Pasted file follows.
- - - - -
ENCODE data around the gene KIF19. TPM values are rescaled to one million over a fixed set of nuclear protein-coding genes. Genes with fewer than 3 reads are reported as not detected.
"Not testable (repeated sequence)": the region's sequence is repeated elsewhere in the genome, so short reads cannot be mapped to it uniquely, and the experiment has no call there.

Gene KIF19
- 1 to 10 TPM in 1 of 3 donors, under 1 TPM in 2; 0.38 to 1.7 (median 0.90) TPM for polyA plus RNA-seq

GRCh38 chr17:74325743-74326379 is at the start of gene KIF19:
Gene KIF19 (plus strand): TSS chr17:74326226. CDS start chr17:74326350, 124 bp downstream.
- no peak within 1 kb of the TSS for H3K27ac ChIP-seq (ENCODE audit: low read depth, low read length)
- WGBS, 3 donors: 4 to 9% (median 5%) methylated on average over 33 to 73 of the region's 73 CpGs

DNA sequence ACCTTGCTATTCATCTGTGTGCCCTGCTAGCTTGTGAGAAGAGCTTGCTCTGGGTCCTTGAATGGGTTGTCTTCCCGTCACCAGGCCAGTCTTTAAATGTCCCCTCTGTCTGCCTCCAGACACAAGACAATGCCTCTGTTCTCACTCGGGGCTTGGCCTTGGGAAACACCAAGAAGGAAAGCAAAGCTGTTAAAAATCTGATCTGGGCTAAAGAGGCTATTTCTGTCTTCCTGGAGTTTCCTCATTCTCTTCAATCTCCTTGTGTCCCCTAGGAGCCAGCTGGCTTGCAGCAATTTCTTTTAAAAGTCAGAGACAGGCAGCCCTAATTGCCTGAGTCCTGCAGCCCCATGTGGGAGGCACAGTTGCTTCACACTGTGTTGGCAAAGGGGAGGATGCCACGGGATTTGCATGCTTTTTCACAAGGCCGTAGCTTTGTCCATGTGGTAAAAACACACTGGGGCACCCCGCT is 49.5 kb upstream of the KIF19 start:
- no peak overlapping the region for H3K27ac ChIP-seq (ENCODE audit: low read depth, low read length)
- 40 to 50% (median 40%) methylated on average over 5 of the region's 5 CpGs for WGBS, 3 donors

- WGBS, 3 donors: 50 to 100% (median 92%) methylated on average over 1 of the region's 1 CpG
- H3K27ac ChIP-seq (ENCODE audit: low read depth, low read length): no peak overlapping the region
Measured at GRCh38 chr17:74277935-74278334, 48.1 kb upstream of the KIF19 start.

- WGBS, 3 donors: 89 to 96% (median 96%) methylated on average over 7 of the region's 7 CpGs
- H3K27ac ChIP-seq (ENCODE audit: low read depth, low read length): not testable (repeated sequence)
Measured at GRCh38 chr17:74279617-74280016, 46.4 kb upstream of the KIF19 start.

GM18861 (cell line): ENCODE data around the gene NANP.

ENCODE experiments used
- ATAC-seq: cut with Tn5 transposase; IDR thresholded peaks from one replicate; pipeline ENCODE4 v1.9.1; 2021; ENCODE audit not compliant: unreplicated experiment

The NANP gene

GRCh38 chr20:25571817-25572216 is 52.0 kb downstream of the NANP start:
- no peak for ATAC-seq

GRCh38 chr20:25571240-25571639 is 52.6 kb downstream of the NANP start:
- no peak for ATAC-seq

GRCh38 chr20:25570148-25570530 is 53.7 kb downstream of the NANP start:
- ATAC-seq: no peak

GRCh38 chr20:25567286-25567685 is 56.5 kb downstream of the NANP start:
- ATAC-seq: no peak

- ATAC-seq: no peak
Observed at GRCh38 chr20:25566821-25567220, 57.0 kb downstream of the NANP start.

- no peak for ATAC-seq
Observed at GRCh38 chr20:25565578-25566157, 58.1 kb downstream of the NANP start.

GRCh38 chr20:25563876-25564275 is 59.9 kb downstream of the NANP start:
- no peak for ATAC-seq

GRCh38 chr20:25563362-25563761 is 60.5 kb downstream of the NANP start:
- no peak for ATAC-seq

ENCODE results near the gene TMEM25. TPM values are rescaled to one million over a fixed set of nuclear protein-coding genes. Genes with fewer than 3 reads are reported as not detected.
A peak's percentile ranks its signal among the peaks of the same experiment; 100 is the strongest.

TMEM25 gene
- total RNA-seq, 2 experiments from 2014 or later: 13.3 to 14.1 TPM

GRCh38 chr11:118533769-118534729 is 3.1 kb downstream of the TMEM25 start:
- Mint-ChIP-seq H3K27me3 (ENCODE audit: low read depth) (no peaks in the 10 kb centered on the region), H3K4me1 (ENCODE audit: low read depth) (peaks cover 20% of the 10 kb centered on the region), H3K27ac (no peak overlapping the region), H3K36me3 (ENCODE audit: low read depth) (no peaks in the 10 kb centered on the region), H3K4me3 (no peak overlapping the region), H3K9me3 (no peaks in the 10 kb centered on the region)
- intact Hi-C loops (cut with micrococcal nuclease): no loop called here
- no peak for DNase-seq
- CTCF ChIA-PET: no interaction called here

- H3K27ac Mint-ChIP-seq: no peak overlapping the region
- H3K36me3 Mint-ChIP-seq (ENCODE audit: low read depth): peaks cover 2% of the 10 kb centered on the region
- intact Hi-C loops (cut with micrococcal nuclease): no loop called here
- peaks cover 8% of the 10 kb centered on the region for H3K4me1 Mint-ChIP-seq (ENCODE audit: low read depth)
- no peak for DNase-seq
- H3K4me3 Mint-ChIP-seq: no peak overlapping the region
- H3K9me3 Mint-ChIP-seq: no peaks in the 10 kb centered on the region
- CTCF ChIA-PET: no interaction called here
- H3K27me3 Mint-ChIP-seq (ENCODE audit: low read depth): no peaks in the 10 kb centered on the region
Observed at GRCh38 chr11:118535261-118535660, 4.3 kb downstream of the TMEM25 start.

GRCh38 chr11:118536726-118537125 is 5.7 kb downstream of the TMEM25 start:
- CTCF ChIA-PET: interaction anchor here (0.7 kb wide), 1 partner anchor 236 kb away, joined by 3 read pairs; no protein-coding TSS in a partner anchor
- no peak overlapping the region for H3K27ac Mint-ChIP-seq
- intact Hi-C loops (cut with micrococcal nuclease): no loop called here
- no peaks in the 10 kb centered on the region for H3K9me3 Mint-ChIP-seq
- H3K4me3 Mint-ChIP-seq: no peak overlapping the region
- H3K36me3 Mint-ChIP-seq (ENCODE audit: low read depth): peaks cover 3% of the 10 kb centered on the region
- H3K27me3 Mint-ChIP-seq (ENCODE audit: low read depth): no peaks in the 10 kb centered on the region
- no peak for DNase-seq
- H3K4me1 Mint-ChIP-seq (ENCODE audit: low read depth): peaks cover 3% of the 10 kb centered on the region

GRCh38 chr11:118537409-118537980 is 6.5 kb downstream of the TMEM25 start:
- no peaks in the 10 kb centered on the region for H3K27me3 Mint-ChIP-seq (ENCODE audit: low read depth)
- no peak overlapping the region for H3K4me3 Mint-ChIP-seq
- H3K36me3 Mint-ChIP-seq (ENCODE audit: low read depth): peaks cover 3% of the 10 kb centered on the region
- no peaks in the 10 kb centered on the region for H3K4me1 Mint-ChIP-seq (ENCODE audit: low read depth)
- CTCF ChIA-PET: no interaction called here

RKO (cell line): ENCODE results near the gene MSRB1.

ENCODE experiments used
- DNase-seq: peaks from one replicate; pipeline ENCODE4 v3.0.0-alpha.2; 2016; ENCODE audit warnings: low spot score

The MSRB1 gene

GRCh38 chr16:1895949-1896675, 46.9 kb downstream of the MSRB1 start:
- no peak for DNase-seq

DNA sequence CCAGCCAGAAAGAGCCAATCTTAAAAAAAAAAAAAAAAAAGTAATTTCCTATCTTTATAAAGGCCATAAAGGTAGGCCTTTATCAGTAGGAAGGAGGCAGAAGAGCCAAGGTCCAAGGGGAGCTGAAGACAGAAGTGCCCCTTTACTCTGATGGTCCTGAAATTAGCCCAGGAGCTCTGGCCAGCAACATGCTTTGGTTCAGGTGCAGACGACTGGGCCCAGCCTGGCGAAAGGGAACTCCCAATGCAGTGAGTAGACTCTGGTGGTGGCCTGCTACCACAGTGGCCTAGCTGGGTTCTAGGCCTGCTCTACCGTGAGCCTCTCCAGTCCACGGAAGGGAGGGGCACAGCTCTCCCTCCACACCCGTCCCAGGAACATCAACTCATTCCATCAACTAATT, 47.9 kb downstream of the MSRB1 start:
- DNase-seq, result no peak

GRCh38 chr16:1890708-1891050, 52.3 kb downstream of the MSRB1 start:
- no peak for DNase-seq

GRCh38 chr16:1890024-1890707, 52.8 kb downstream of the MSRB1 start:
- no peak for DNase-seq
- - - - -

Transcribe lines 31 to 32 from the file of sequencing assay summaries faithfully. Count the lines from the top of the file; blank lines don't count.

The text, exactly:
Observed at GRCh38 chr20:25566821-25567220, 57.0 kb downstream of the NANP start.

- no peak for ATAC-seq